All entries for Wednesday 11 May 2005

May 11, 2005

feminist ethnographies

More notes for the blog, since I panic and freeze when confronted by a blank page in Microsoft Word, and this at least makes me feel like I'm being semi-productive. I think I will just hand in some webpage addresses next week instead of an essay – either that or find a PA who can make sense of my disparate ramblings and quotations and write them up in something ressembling a meaningful and coherent essay form…

Notes on two articles
Stacey, Judith. 1988. Can there be a feminist ethnography? Women's Studies International Forum, Vol. 11, No. 1, pp. 21–27.

and Skeggs, Beverley. 1994. Situating the Production of Feminist Ethnography. In Maynard, Mary and Purvis, June (eds), 1994. Researching Women's Lives from a Feminist Perspective. Taylor & Francis: London.

Stacey
Stacey begins by making the point that many feminist scholars have found ethnograpy to be especially apt for feminist research because it approaches knowledge as experiential and contextual, rejects positivism's false dualisms, and establishes an egalitarian relationship between knower-known

Aims of feminist research:

Most [feminist scholars] view feminist research as primarily research on, by and especially for women and draw sharp distinctions between the goals and methods of mainsteam and feminist scholarship. [They] evnice widespread disenchantment with the dualisms, abstractions, and detachment of positivism, rejecting the separations between subject and object, thought and feeling, knower and known, and political and personal as well as their reflections in the arbitrary boundaries of traditional academic disciplines. Instead most feminist scholars advoce an integrative, trans-disciplinary approach to knowledge which grounds theory contextually in the concrete realm of women's everyday lives. (Stacey 1988: 21)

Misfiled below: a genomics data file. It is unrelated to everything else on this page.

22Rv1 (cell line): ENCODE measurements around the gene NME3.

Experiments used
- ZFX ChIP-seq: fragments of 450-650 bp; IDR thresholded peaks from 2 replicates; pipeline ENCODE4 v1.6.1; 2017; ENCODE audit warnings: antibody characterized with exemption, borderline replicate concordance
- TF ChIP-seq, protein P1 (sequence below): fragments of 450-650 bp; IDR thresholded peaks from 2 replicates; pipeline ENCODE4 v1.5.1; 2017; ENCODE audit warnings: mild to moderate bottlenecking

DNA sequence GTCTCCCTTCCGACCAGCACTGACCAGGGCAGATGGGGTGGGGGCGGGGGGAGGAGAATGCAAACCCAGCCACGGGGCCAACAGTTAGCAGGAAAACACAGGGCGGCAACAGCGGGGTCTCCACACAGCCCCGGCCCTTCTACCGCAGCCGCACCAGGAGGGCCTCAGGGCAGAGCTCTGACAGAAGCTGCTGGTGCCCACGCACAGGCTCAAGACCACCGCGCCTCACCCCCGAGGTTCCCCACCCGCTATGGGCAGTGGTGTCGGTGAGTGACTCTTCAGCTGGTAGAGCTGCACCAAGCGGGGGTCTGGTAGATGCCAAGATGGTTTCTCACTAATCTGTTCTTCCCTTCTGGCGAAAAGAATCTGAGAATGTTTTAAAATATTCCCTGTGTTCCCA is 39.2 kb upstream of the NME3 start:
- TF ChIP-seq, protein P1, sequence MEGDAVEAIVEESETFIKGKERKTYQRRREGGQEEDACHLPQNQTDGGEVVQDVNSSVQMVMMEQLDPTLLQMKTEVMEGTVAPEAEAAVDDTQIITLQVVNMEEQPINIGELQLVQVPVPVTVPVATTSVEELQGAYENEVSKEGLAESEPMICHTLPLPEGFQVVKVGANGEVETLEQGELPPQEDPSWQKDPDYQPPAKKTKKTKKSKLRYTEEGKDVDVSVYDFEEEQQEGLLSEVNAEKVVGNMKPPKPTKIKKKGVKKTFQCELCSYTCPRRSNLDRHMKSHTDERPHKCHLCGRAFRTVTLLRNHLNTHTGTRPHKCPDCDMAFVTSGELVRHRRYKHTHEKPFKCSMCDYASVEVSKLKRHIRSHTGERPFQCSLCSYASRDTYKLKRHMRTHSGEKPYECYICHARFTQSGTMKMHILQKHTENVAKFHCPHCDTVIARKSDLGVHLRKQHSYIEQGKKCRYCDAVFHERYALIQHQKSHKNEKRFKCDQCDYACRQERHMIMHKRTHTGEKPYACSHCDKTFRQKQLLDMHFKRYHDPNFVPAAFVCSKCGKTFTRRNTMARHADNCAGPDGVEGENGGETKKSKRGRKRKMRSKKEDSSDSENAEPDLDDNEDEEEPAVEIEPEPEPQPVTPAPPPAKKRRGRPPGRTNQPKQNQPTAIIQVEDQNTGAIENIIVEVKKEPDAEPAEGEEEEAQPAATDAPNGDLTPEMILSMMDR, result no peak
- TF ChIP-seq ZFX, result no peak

Ethnography as specifically feminist:

Like a good deal of feminism, ethnography emphasizes the experiential. Its approach to knowledge is contextual and interpersonal, attentive like most women, therefore, to the concrete realm of everyday reality and human agency… this method draws on those resources of empathy, connection, and concern that many feminists consider to be women's special strengths and which they argue should be germinal in feminist research. (ibid: 22)

However, Stacey argues that ethnographic methods ironcially subject research subjects to greater risk of exploitation, betrayal and abandonment by the researcher than positivist research.

The lives, loves, and tragedies that fieldwork informants share with a researcher are ultimately data, grist for the ethnographic mill… (ibid: 23)
…an ethnography is a written document structured primarily by a researcher's purposes, offering a researcher's interpretations, registered in a researcher's voice (ibid).
The greater the intimacy, the apparent mutuality of the researcher / researched relationship, the greater is the danger (ibid: 24)

Postmodern ethnography

Stacey highlights a need for fertile dialogue between feminist scholarship and poststructural ethnography (one which has since been realised?)

[Critical ethnographers] attempt to bring to their research an awareness that ethnographic writing is not cultural reportage but cultural construction, and always a construction of self as well as of the other (ibid).

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